Poetry Rivals 2016

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How to Write a Shakespearean Sonnet

Date Posted: 18-08-2014 11:32:13


We’re going to be looking at different poetry techniques and how to adopt them over the next few weeks and where better to start than with arguably the greatest writer of all time – William Shakespeare.

 

Between 1589 and 1613 Shakespeare wrote 38 plays consisting of tragedies, comedies and romances (sometimes referred to as tragicomedies). During this time he also wrote 154 sonnets. The sonnet was a popular form in Elizabethan England. Inspired by the Italian Petrarchan sonnets but adapted to include rhyming meter and quatrains, the form became known as the English or Elizabethan sonnet. However, with Shakespeare being the most famous of its practitioners and with his proliferation of the form, they are now often referred to as Shakespearean sonnets.

 

So, how to write a Shakespearean sonnet:

 

First, you need to get to grips with iambic pentameter. (Shakespeare was a big fan of iambic pentameter – he also used it in his plays but without the rhyming scheme.)

 

An iamb is a metrical unit, or foot, made up of one unstressed syllable, followed by a stressed syllable. For example: goodbye.  

 

A pentameter is a line of poetry that has five feet, or metrical units.

 

So iambic pentameter is a line of poetry made up of five iambs:
baboom baboom baboom baboom baboom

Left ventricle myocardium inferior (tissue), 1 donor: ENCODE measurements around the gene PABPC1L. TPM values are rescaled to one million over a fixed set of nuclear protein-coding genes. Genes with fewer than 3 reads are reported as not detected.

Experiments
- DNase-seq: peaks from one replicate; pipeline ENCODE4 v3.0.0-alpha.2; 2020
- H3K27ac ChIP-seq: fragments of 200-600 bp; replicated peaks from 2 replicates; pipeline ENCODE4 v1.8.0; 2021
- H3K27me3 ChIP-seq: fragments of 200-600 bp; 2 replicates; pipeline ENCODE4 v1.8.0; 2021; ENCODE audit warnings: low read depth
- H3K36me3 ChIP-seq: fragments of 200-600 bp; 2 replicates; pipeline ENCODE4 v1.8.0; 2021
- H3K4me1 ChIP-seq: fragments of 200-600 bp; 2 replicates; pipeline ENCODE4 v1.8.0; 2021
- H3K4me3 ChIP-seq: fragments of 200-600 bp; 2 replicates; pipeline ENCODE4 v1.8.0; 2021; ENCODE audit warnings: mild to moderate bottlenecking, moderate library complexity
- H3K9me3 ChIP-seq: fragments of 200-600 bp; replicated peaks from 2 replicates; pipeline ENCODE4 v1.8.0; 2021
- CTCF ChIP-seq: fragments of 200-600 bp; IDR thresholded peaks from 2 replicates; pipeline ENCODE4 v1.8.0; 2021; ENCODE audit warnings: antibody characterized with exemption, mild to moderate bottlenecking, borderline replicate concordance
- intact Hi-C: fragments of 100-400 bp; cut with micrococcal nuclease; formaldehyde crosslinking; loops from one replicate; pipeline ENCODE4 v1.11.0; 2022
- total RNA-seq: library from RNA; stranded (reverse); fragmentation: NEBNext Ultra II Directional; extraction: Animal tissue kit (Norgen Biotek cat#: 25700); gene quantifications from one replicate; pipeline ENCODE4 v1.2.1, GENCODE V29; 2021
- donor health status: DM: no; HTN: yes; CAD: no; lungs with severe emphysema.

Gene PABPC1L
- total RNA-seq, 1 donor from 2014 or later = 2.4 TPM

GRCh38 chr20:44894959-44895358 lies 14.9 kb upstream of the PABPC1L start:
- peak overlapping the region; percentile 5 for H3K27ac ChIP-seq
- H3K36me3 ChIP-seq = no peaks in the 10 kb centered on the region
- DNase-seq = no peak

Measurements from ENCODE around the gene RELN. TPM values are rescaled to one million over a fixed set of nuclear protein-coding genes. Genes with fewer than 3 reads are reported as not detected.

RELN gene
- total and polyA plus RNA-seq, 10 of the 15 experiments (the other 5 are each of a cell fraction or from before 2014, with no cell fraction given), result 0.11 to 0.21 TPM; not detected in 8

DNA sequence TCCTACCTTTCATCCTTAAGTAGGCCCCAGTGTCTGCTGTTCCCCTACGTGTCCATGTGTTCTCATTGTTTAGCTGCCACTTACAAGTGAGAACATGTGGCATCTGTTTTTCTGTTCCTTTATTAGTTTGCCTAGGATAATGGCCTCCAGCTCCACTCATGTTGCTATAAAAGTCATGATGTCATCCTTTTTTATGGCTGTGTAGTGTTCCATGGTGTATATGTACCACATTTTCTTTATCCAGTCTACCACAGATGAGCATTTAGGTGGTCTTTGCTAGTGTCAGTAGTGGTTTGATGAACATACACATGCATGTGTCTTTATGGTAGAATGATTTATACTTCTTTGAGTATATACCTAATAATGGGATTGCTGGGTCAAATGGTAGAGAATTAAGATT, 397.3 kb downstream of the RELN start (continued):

A sonnet uses iambic pentameter throughout, so each line should have 10 syllables.


It consists of 14 lines, broken down into 3 quatrains (stanzas with 4 lines) and a rhyming couplet.

 

The rhyming scheme is as follows:

abab cdcd efef gg

 

Here’s one of Shakespeare’s most famous examples:

 

Sonnet 18

 

Shall I compare thee to a summer's day? (a)
Thou art more lovely and more temperate: (b)
Rough winds do shake the darling buds of May, (a)
And summer's lease hath all too short a date; (b)
Sometime too hot the eye of heaven shines, (c)
And often is his gold complexion dimm'd; (d)
And every fair from fair sometime declines, (c)
By chance or nature's changing course untrimm'd; (d)
But thy eternal summer shall not fade, (e)
Nor lose possession of that fair thou ow'st; (f)
Nor shall Death brag thou wander'st in his shade, (e)
When in eternal lines to time thou grow'st: (f)
So long as men can breathe or eyes can see, (g)
So long lives this, and this gives life to thee. (g)

 

Here’s your Shakespearean Sonnet checklist:

  • 14 lines
  • 3 stanzas with 4 lines (quatrain)
  • 1 rhyming couplet to end
  • Each line is 10 syllables
  • Each pair of syllables is unstressed followed by stressed (iambic)
  • abab cdcd efef gg rhyming scheme

 

Now you just need something to write about ...

 



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